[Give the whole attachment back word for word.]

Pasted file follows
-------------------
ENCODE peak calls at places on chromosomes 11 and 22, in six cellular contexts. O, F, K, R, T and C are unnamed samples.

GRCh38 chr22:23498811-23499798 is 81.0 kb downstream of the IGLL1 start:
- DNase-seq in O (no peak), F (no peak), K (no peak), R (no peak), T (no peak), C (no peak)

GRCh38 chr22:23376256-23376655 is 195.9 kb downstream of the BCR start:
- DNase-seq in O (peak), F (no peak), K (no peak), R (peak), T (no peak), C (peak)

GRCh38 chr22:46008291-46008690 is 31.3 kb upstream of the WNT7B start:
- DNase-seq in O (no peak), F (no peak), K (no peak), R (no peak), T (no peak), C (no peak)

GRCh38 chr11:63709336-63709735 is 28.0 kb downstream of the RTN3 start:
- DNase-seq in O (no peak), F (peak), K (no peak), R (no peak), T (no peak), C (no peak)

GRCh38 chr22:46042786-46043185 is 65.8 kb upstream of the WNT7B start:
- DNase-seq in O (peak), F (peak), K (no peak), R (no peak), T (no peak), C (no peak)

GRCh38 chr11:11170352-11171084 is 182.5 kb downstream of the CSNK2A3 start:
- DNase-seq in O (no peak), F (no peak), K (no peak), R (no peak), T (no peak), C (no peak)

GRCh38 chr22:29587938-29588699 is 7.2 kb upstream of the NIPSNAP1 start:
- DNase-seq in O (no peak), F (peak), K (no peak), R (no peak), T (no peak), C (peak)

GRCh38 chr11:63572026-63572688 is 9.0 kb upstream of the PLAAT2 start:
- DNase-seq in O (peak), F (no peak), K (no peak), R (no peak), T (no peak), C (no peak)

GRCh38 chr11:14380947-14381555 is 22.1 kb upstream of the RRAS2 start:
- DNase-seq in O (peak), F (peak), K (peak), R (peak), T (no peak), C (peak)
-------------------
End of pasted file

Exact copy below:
ENCODE peak calls at places on chromosomes 11 and 22, in six cellular contexts. O, F, K, R, T and C are unnamed samples.

GRCh38 chr22:23498811-23499798 is 81.0 kb downstream of the IGLL1 start:
- DNase-seq in O (no peak), F (no peak), K (no peak), R (no peak), T (no peak), C (no peak)

GRCh38 chr22:23376256-23376655 is 195.9 kb downstream of the BCR start:
- DNase-seq in O (peak), F (no peak), K (no peak), R (peak), T (no peak), C (peak)

GRCh38 chr22:46008291-46008690 is 31.3 kb upstream of the WNT7B start:
- DNase-seq in O (no peak), F (no peak), K (no peak), R (no peak), T (no peak), C (no peak)

GRCh38 chr11:63709336-63709735 is 28.0 kb downstream of the RTN3 start:
- DNase-seq in O (no peak), F (peak), K (no peak), R (no peak), T (no peak), C (no peak)

GRCh38 chr22:46042786-46043185 is 65.8 kb upstream of the WNT7B start:
- DNase-seq in O (peak), F (peak), K (no peak), R (no peak), T (no peak), C (no peak)

GRCh38 chr11:11170352-11171084 is 182.5 kb downstream of the CSNK2A3 start:
- DNase-seq in O (no peak), F (no peak), K (no peak), R (no peak), T (no peak), C (no peak)

GRCh38 chr22:29587938-29588699 is 7.2 kb upstream of the NIPSNAP1 start:
- DNase-seq in O (no peak), F (peak), K (no peak), R (no peak), T (no peak), C (peak)

GRCh38 chr11:63572026-63572688 is 9.0 kb upstream of the PLAAT2 start:
- DNase-seq in O (peak), F (no peak), K (no peak), R (no peak), T (no peak), C (no peak)

GRCh38 chr11:14380947-14381555 is 22.1 kb upstream of the RRAS2 start:
- DNase-seq in O (peak), F (peak), K (peak), R (peak), T (no peak), C (peak)